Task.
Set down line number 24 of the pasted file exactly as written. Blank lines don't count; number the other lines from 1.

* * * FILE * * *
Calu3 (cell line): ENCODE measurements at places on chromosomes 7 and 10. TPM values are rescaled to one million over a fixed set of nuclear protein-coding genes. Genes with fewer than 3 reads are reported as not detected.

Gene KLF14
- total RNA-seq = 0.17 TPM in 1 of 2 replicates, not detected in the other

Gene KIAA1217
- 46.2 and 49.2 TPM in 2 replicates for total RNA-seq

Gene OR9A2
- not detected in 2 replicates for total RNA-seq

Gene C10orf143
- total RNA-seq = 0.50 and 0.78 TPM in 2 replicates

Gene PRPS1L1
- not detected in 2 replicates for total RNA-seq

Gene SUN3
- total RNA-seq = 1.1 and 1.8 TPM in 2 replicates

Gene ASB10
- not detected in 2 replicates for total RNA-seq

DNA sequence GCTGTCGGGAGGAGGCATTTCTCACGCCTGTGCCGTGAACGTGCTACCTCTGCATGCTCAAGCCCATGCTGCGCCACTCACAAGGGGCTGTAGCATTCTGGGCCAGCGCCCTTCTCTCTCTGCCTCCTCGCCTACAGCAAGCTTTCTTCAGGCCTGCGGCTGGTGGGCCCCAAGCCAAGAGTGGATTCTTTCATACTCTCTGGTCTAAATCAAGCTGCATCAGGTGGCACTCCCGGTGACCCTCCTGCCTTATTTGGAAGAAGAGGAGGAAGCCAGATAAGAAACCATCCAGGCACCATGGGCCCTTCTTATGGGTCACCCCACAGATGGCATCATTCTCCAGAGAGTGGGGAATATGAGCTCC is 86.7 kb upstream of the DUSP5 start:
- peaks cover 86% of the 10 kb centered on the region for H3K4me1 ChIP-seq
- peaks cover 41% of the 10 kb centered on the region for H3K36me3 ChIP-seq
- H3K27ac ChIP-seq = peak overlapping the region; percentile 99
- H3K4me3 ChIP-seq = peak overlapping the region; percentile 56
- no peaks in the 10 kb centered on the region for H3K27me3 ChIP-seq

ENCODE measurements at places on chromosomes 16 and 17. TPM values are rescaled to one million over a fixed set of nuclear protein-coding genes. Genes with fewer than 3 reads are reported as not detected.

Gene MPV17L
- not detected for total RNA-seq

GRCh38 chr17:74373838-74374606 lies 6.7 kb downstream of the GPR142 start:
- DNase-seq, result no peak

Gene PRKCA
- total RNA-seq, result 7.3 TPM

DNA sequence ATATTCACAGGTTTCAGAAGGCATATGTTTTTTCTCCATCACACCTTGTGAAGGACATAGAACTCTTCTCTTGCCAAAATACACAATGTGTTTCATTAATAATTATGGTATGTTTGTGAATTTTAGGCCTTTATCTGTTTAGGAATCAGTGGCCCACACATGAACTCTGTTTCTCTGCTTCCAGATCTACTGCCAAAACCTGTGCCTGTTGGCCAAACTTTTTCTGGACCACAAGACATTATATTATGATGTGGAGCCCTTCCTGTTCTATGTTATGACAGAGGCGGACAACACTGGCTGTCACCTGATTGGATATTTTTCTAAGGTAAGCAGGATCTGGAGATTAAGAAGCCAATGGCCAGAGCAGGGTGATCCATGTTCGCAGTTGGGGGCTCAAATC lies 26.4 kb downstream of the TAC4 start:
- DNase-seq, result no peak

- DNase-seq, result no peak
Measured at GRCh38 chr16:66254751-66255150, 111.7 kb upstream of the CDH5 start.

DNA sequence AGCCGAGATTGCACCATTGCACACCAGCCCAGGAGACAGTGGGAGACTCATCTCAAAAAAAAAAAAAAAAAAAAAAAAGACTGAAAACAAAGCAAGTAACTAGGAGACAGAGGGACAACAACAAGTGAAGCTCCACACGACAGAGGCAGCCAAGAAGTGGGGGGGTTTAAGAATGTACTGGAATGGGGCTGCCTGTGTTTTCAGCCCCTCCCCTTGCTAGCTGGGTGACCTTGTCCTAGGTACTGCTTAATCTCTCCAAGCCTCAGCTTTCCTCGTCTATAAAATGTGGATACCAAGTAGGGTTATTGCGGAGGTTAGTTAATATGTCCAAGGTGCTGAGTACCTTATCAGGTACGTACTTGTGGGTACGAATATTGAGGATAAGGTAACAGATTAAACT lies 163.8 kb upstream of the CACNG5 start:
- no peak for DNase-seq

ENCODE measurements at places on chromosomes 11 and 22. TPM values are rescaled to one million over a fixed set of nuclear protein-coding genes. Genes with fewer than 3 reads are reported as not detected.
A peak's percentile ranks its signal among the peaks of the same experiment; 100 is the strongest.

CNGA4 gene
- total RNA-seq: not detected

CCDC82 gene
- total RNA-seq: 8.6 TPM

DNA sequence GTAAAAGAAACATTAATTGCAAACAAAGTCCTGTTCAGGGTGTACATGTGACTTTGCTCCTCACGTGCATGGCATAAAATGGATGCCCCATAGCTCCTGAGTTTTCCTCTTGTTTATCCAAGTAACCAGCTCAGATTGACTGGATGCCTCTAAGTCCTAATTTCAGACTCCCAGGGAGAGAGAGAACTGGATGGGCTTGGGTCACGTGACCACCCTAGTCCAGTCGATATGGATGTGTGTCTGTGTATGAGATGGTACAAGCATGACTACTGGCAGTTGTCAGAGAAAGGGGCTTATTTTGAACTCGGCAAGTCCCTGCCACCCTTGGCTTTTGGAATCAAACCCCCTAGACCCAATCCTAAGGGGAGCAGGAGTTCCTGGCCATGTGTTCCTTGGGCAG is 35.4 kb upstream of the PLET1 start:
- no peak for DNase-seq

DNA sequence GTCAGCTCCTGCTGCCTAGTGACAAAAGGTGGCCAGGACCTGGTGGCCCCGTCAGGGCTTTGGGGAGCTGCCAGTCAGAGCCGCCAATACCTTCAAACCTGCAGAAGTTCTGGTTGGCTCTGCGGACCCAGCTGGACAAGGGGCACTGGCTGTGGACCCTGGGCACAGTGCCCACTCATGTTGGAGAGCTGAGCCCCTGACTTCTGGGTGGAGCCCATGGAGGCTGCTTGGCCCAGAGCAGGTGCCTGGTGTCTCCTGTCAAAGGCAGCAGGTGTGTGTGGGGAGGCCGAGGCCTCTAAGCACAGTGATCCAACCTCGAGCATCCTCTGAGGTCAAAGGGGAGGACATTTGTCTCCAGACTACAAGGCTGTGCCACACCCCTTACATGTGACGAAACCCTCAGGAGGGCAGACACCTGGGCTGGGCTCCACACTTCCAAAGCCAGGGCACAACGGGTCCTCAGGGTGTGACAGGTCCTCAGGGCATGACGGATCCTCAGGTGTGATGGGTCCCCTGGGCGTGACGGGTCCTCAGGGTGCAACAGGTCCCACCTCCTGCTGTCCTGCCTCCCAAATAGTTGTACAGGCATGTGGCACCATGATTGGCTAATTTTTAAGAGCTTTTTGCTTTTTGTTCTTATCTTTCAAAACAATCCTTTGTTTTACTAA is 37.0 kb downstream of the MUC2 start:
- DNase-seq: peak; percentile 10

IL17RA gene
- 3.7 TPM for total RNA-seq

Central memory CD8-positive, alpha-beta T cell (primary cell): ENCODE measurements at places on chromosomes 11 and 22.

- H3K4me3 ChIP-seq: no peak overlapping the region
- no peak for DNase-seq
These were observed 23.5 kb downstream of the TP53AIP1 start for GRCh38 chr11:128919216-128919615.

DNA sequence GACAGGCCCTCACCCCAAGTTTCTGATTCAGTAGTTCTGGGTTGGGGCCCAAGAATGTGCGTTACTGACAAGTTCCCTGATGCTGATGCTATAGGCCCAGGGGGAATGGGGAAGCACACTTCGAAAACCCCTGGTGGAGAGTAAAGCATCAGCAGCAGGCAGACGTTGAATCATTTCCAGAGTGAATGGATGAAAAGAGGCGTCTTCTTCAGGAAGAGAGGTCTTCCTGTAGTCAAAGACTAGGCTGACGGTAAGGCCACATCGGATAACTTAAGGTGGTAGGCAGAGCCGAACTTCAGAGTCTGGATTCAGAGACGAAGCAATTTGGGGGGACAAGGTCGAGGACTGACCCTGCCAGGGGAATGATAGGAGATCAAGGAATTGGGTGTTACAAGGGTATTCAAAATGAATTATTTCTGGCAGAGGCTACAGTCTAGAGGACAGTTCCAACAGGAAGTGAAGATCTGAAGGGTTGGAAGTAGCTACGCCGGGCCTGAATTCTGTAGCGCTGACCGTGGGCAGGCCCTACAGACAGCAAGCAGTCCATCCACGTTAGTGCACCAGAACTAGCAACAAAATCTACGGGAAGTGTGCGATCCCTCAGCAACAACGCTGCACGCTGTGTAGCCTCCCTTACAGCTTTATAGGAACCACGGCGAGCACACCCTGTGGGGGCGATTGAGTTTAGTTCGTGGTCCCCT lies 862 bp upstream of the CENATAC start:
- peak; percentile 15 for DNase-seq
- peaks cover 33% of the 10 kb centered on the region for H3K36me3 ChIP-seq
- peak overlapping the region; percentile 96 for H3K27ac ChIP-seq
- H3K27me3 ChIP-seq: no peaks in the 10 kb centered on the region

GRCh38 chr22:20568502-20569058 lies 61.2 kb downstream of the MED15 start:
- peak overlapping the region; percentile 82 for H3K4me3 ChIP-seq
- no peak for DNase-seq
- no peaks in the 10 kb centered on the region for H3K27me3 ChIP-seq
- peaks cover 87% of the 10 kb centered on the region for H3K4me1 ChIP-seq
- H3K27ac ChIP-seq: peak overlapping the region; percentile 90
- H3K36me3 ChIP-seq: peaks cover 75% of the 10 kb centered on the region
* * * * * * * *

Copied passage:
- not detected for total RNA-seq